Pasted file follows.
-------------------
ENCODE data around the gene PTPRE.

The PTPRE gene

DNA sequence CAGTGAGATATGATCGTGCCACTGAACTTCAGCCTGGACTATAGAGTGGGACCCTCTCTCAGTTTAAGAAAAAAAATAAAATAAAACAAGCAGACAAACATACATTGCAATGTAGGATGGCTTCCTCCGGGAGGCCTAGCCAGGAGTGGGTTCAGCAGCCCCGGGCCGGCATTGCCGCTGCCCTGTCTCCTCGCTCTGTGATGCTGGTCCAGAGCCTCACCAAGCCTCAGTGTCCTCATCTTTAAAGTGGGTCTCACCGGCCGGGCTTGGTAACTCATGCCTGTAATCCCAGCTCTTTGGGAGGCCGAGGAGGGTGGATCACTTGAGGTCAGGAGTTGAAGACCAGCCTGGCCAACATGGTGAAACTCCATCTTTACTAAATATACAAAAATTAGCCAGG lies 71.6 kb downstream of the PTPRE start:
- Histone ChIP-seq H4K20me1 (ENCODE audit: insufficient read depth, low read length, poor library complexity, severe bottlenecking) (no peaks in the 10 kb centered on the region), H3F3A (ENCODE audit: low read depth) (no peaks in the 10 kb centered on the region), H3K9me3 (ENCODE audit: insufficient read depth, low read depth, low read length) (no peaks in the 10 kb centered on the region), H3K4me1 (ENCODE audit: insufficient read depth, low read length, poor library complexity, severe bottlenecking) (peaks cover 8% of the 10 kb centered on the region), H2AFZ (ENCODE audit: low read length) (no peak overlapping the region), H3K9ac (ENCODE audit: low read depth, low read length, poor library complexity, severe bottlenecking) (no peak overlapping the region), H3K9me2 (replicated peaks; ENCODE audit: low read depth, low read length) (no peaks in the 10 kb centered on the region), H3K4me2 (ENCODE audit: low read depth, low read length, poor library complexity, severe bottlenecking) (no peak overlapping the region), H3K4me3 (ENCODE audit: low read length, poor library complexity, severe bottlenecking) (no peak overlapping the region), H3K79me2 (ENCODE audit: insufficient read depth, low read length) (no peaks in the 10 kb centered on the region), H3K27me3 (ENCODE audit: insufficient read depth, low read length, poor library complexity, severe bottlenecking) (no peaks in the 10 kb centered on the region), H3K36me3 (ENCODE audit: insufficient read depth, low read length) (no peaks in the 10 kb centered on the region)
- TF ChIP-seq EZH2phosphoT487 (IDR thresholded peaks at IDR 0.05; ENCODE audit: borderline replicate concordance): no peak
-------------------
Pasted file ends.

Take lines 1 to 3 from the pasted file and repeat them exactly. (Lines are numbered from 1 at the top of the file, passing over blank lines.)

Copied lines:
ENCODE data around the gene PTPRE.

The PTPRE gene

DNA sequence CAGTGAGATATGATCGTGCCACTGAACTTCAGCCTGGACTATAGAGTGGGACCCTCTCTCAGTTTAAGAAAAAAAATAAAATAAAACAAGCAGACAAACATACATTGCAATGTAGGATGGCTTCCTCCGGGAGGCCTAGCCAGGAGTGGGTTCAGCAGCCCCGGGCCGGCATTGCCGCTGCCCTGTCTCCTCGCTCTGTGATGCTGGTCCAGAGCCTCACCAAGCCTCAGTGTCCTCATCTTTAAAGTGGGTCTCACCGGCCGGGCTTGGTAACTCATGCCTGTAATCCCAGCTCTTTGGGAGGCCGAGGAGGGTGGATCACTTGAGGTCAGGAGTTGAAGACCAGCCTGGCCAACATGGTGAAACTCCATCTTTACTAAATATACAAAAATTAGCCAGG lies 71.6 kb downstream of the PTPRE start: